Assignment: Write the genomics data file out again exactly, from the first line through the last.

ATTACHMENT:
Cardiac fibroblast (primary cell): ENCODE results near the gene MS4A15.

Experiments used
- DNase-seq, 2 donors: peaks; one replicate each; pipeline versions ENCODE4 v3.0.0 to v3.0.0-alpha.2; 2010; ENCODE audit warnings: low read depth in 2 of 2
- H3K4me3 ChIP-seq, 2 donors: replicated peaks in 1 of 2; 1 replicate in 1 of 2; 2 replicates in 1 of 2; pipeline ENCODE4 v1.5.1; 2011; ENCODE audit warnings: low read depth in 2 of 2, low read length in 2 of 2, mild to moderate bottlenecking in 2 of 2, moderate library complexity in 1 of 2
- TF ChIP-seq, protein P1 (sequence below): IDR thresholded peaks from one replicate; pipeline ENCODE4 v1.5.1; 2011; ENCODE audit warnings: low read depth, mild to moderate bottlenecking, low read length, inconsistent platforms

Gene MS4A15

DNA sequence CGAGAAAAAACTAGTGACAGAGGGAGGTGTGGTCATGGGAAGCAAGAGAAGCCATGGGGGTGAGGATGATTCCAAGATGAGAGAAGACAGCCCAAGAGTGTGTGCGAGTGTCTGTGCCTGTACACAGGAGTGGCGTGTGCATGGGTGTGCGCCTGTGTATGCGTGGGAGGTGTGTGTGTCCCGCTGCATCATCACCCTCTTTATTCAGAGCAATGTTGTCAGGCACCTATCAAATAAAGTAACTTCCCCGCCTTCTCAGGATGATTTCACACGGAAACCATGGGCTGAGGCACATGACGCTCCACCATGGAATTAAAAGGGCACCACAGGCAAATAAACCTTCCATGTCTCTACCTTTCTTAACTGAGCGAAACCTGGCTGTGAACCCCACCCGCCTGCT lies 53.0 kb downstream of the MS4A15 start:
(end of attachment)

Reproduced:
Cardiac fibroblast (primary cell): ENCODE results near the gene MS4A15.

Experiments used
- DNase-seq, 2 donors: peaks; one replicate each; pipeline versions ENCODE4 v3.0.0 to v3.0.0-alpha.2; 2010; ENCODE audit warnings: low read depth in 2 of 2
- H3K4me3 ChIP-seq, 2 donors: replicated peaks in 1 of 2; 1 replicate in 1 of 2; 2 replicates in 1 of 2; pipeline ENCODE4 v1.5.1; 2011; ENCODE audit warnings: low read depth in 2 of 2, low read length in 2 of 2, mild to moderate bottlenecking in 2 of 2, moderate library complexity in 1 of 2
- TF ChIP-seq, protein P1 (sequence below): IDR thresholded peaks from one replicate; pipeline ENCODE4 v1.5.1; 2011; ENCODE audit warnings: low read depth, mild to moderate bottlenecking, low read length, inconsistent platforms

Gene MS4A15

DNA sequence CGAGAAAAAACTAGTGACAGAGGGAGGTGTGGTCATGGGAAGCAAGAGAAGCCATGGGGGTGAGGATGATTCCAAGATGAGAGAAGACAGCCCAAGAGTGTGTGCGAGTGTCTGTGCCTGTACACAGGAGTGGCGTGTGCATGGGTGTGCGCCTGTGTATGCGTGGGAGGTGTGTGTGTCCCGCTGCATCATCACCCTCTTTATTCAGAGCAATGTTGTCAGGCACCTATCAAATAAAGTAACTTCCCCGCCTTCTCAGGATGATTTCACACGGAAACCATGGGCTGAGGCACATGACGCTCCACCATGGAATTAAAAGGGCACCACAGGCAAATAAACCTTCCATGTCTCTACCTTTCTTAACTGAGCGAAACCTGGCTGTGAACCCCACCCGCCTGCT lies 53.0 kb downstream of the MS4A15 start: